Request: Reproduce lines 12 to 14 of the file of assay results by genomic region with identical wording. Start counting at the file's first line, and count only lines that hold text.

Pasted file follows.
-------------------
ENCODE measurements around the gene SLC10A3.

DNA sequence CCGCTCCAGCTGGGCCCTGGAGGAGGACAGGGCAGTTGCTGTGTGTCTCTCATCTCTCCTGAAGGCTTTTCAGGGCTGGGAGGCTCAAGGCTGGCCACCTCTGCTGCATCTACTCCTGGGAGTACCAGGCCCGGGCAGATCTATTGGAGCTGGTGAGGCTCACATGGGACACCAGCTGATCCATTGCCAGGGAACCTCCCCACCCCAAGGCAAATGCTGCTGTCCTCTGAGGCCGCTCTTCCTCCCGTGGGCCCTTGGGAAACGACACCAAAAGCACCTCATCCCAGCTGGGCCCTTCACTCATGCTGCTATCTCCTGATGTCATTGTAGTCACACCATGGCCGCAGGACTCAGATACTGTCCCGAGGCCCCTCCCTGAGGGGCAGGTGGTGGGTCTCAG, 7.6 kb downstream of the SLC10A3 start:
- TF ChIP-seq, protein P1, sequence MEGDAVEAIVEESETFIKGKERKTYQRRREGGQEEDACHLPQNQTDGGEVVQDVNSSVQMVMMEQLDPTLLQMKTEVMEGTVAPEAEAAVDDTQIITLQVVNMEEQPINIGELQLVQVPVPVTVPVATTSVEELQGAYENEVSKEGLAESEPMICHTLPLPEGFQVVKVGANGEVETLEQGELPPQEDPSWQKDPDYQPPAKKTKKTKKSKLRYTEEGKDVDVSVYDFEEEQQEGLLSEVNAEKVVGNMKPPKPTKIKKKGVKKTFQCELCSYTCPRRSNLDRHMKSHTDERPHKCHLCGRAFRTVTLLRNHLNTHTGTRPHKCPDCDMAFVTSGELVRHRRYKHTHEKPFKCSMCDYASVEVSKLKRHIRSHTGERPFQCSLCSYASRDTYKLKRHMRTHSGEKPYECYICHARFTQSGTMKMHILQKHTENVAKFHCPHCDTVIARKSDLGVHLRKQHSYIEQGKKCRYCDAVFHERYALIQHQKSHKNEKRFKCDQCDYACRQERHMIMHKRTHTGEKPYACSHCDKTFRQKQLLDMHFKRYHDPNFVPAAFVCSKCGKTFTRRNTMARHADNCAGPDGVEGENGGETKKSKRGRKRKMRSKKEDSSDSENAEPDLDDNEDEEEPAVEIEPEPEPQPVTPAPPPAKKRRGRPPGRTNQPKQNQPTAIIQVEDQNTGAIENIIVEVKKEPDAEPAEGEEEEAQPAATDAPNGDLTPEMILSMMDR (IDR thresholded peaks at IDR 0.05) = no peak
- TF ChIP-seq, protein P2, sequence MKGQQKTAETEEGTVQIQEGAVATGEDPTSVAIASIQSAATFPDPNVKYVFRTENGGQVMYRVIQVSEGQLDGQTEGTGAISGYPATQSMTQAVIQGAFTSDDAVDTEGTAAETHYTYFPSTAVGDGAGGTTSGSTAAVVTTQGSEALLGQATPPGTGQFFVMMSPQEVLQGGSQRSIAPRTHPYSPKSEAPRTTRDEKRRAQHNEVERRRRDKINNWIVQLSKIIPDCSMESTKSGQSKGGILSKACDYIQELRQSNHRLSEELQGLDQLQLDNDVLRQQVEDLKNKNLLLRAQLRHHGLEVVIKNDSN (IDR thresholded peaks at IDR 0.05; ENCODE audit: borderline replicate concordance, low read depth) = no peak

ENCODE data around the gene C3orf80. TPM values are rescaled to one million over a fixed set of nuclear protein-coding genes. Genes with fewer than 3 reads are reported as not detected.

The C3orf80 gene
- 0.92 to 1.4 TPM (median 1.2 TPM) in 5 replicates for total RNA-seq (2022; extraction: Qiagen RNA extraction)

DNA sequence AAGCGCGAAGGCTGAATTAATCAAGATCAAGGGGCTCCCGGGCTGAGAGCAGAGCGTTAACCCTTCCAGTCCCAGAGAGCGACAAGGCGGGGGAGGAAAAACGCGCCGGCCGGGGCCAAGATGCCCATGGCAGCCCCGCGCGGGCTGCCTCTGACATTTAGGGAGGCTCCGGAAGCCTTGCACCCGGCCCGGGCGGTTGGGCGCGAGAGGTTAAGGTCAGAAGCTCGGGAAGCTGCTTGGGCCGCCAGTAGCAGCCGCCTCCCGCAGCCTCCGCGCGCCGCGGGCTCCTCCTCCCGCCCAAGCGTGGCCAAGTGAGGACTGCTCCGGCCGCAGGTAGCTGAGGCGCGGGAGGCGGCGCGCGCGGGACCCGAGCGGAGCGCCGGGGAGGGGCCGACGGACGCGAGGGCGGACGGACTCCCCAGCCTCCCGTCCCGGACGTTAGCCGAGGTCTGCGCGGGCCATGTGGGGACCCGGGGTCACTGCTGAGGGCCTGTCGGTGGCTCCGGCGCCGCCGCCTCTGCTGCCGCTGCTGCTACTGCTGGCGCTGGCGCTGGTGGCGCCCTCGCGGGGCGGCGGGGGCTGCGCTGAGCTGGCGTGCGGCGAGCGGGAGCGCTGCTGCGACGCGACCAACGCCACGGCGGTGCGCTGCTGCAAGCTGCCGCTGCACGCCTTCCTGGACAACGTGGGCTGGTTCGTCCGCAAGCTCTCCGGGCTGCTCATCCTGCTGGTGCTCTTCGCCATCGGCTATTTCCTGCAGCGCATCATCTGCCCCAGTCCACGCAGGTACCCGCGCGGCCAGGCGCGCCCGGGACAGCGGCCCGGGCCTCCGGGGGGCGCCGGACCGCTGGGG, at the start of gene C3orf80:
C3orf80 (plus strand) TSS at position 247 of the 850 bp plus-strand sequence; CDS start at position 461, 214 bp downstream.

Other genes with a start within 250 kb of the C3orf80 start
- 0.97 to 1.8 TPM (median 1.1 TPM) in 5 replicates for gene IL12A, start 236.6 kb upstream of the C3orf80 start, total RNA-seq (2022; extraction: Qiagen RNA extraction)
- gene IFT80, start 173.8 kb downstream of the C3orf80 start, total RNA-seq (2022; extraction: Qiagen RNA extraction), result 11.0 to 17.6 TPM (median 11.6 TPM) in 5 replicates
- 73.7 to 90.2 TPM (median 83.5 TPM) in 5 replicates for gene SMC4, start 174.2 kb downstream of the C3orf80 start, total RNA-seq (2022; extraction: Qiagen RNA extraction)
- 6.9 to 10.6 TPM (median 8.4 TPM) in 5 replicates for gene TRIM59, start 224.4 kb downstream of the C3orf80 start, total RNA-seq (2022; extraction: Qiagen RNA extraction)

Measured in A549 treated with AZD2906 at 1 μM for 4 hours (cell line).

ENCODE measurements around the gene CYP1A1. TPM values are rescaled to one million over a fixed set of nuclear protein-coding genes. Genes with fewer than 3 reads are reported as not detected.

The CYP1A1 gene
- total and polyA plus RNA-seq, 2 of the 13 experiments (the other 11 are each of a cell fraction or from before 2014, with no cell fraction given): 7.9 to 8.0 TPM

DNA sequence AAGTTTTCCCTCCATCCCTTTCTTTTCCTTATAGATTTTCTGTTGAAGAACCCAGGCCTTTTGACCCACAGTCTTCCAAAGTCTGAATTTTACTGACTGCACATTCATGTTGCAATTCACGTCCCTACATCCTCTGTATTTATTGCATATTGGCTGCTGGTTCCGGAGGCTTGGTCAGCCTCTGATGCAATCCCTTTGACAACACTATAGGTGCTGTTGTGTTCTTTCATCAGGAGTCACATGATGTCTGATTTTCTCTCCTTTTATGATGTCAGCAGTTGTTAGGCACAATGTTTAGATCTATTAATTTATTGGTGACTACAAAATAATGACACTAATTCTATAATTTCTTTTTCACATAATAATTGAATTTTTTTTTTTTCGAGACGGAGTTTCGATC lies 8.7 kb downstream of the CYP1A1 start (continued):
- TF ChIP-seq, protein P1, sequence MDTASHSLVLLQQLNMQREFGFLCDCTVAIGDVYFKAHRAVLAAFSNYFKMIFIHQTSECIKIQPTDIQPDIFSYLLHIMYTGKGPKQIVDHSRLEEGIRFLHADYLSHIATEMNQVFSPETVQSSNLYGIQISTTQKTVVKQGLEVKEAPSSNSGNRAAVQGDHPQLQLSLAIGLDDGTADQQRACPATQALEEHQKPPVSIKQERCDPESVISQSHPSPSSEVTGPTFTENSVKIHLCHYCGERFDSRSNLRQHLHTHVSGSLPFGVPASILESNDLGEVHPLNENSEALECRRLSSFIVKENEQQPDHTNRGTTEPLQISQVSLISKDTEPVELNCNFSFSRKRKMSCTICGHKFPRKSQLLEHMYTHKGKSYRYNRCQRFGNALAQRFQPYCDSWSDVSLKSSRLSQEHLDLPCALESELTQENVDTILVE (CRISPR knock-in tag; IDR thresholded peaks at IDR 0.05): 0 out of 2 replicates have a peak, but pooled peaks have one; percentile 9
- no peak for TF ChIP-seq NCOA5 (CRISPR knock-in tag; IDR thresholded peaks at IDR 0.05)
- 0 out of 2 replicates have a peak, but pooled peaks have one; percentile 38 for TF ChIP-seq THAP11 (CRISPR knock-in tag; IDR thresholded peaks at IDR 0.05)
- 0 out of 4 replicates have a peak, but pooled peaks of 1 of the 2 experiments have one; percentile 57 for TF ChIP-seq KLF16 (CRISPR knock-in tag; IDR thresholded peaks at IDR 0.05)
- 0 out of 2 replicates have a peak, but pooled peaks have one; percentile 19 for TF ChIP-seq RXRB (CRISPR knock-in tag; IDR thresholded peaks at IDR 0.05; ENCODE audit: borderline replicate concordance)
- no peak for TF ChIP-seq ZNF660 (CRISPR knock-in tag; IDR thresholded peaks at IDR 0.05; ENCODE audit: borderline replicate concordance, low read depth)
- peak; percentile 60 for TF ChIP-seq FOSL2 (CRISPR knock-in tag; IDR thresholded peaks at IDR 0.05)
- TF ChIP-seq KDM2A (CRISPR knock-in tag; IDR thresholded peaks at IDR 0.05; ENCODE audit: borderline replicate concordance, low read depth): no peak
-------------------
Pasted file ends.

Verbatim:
- gene IFT80, start 173.8 kb downstream of the C3orf80 start, total RNA-seq (2022; extraction: Qiagen RNA extraction), result 11.0 to 17.6 TPM (median 11.6 TPM) in 5 replicates
- 73.7 to 90.2 TPM (median 83.5 TPM) in 5 replicates for gene SMC4, start 174.2 kb downstream of the C3orf80 start, total RNA-seq (2022; extraction: Qiagen RNA extraction)
- 6.9 to 10.6 TPM (median 8.4 TPM) in 5 replicates for gene TRIM59, start 224.4 kb downstream of the C3orf80 start, total RNA-seq (2022; extraction: Qiagen RNA extraction)